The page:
The BBC book for October was Small Island, a story about life in England during and following the 2nd World War. Queenie Bligh takes in Jamaican lodgers to help her pay the bills whilst her husband is fighting in the war. Her neighbours do not approve. The story is told through the eyes of the book's four main characters - a style I liked as it gave a well balanced story.
The book starts off with Hortense and Celia in Jamaica talking about Celia's dream to travel to England and have a better life. Hortense showed no real sign of wanting that life at the time, but later effectively steals the life Celia would have had - she steals her boyfriend, bribes him into becoming her husband, and travels to England to live with him and have the good life. It's not quite what she has expected. In Gilbert's last letter before she travels, he promises to meet her from the ferry, waving and jumping up and down with joy - a pretty picture, but of course it is not to be. He has fallen asleep after a long shift and after a wait of over 2 hours, she realises she has no option than to make her own way to his address. When she arrives she is less than impressed with the broken chair, the torn curtains and the the dark brown walls, and hisses "You bring me all this way for just this". She has a short memory, for she is the one that wanted to come (to find Michael). At first I felt a bit sorry for her, because it's so obviously far removed from her idyllic vision of what England would be like, but then we read a bit more about her and I begin to dislike her intensely. Her treatment of Celia and her mother was dispicable. And once she gets Gilbert Joseph, she treats him like a piece of dirt on her shoe. She got married without committing herself properly - she did not see the need to make any effort to enjoy herself at the wedding party, and thought herself above everyone else. She arrives in England thinking she will have no problem getting a good job with her qualifications, but realises with a shock that the colour of her skin and her nationality detract from any qualifications she may have.
Gilbert Joseph fought in the war, but is certainly not given a hero's welcome by the country he has fought for. I felt sorry for Gilbert, as he seemed to be a very hard working, genuine person, wanting to make a better life for himself in England, a country he fought hard for. He married Hortense to get the money to go to England, but made an effort to make their relationship work. He was greeted with prejudice when he came back from the war and it certainly wasn't the life he had once dreamt of. I felt even sorrier for him once Hortense arrived in England though! He arrived at Queenie's door during the war quite by accident, brought there by Bernard's father, who thinks he looks like Michael, so Queenie had a romance with when Bernard was at war. Gilbert's friendship with Queenie ultimately results in the death of her father in law, due to a riot in which he is shot, but she still takes him in when he comes back after the war as she genuinely seems to care about him.
At the start of Queenie's story I liked her character. She was practical and resourceful in letting out the rooms in her house to pay the bills while Bernard was at war. However, when we read about her childhood, I saw a different side to her - stuck up and mean. Her treatment of the children who had nothing was appalling, and was not learnt by her parents who were generous in giving out soup. Later she only stays with Bernard because marrying him will prevent her going back to the farm she grew up in after her Aunt's death. However, as the war begins and she steps up in looking after Bernard's father, and her work with the Rest Centre, I begin to feel sorry for her, more on a humane level than actually liking her personality. It was a tough life during the war, for all concerned, though I think she was probably one of the lucky ones.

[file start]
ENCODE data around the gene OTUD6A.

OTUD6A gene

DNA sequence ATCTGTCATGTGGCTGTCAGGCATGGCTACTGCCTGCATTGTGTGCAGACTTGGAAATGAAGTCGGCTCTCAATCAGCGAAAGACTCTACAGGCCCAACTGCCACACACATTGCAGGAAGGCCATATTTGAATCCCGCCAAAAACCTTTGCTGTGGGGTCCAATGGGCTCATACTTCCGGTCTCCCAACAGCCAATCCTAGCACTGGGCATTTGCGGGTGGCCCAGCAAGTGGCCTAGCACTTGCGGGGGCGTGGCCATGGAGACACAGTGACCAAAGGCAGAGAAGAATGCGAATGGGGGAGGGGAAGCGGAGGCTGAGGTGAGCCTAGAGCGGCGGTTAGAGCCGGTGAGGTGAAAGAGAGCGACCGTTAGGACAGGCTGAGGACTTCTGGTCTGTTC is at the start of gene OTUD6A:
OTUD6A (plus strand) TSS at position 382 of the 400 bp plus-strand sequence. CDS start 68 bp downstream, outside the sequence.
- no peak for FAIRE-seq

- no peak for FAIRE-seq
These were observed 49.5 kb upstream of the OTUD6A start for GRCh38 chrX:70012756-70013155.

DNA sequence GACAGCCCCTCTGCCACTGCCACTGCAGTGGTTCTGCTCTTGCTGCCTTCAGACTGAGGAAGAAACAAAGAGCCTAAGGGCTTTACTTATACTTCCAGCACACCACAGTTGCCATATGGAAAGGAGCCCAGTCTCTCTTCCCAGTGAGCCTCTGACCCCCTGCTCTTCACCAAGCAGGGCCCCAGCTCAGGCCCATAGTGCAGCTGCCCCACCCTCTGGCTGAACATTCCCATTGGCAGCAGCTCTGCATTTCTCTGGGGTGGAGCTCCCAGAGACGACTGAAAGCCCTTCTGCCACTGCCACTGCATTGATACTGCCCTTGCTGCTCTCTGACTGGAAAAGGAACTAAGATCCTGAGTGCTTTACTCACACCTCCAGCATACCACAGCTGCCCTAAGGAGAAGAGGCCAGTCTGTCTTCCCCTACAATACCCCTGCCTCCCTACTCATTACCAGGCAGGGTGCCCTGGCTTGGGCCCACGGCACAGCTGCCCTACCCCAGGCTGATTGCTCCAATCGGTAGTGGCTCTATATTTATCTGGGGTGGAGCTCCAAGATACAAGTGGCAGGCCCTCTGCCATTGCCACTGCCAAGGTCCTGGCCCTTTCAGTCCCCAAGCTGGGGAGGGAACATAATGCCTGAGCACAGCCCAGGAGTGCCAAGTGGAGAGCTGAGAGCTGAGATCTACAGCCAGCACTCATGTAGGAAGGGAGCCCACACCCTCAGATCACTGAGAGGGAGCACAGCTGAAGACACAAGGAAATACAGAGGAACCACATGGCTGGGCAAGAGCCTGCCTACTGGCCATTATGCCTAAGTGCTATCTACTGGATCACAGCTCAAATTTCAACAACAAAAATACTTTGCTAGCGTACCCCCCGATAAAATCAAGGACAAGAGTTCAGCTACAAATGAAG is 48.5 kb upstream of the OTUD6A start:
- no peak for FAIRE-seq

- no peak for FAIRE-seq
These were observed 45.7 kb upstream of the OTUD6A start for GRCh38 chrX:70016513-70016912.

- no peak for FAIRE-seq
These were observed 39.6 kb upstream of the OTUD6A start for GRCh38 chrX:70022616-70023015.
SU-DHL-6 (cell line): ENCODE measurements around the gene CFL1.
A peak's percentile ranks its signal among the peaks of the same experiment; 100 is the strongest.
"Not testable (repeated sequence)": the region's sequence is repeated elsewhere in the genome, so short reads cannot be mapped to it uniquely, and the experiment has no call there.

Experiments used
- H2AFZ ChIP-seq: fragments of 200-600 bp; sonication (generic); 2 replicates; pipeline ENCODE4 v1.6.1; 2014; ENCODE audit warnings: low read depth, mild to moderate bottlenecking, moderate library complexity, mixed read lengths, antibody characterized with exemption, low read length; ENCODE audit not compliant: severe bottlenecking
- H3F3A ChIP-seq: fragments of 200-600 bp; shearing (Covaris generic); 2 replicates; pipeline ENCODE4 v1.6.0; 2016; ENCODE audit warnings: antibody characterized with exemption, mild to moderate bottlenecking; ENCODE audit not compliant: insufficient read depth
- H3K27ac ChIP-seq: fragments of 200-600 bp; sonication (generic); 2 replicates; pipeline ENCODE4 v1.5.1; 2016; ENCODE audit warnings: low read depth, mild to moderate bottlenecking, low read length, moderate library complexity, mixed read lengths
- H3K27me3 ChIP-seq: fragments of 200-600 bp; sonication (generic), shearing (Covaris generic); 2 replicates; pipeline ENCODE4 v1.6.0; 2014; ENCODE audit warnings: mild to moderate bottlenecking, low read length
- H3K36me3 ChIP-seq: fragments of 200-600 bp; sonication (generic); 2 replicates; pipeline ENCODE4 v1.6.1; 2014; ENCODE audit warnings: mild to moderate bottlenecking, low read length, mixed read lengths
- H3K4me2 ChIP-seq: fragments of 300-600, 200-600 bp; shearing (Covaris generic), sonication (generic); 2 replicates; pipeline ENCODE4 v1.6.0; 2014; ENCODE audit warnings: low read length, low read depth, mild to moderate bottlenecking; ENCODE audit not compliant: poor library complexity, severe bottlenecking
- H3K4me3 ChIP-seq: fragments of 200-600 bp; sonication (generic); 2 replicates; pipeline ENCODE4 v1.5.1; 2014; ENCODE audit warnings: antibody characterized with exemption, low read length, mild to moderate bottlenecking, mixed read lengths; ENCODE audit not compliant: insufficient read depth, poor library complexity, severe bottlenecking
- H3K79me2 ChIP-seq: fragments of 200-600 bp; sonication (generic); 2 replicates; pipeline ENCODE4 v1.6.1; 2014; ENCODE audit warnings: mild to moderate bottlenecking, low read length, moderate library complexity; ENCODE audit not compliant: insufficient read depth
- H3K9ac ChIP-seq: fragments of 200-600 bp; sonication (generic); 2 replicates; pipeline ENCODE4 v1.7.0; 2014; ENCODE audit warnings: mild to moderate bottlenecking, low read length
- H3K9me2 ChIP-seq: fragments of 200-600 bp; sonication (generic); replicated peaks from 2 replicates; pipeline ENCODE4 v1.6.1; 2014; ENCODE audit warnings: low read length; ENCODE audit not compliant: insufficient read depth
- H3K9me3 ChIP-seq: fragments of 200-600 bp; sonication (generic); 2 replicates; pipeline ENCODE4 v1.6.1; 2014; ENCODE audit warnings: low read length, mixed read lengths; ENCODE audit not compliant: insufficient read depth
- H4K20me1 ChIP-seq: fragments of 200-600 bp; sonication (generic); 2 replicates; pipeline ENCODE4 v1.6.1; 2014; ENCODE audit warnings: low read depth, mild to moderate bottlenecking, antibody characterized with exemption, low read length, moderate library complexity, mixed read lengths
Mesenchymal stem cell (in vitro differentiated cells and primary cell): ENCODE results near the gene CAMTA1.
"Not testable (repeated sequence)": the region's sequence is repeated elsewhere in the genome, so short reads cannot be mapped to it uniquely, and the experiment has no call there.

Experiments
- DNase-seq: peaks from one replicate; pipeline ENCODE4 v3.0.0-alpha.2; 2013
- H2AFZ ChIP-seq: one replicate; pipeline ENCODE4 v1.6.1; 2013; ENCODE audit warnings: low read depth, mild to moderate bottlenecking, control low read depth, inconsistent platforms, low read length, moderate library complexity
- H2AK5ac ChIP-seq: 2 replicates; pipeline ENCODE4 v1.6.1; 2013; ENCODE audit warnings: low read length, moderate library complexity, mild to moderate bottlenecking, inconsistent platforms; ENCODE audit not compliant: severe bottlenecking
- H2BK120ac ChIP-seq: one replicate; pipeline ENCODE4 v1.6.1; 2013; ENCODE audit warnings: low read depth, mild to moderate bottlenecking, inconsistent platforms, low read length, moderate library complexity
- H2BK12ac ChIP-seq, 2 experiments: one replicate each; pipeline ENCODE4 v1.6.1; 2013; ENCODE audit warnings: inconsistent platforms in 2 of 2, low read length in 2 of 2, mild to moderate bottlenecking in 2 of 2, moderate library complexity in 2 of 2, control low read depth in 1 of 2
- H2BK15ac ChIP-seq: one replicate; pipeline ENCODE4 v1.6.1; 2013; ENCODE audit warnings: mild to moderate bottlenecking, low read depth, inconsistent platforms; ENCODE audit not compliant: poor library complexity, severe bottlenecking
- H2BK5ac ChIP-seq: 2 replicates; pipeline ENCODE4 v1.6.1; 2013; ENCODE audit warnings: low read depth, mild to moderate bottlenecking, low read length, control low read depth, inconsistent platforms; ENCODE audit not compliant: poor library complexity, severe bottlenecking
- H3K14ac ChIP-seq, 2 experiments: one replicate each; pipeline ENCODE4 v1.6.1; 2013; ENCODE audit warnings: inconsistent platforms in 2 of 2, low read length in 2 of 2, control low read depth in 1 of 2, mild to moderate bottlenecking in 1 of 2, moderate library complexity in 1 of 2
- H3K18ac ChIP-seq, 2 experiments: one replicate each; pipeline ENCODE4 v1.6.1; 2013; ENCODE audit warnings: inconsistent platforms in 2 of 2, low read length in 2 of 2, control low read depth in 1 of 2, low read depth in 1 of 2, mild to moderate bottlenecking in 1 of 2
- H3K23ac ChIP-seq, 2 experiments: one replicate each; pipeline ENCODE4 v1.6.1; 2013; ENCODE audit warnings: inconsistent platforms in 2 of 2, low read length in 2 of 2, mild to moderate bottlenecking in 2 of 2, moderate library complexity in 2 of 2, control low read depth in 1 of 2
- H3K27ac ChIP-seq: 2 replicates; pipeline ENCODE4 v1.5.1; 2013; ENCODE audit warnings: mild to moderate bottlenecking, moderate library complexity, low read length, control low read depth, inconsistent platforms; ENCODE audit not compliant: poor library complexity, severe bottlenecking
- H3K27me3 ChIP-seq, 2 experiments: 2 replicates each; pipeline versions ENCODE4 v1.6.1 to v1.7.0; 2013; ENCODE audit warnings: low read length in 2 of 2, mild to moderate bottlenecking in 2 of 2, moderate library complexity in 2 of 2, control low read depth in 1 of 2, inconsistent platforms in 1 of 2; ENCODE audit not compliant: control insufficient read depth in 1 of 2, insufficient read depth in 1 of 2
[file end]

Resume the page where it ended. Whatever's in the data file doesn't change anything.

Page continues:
I didn't like Bernard immediately on reading about him. The thought of a man counting out his pennies every time he went to buy something was enough to put me off. (It gave the impression he was a tightwad). Although he eventually stepped up and went to war, he only did so to avoid being placed in the worst ranks if he had been forced to go. When he eventually came back from the war he had a deep rooted dislike of "coloured" people, so he was less than thrilled when he came back to see his wife had rented out the rooms to the jamaicans. However, I was surprised in the final chapters when he said he would stand by Queenie and the baby, once he had eventually calmed down.
The final few chapters gave a sense of everything coming together. We see Hortense and Gilbert taking the baby and finally making a go of their relationship together on equal footing. Hortense might actually get her golden future yet. We see Bernard and Queenie accepting that they've both been wrong, and been wronged, but are going to stay together anyway. I was heartbroken for Queenie in giving up the baby though. It was a hard decision for her, but she knew that he would have an easier future with Hortense and Gilbert.
I really enjoyed this book. I felt involved with each of the characters, and could empathise with them all at various stages in the book. They all had their own struggles and life during and after the war was a hardship in itself. I would not have picked up this book myself, but am glad to have read it because of the book club!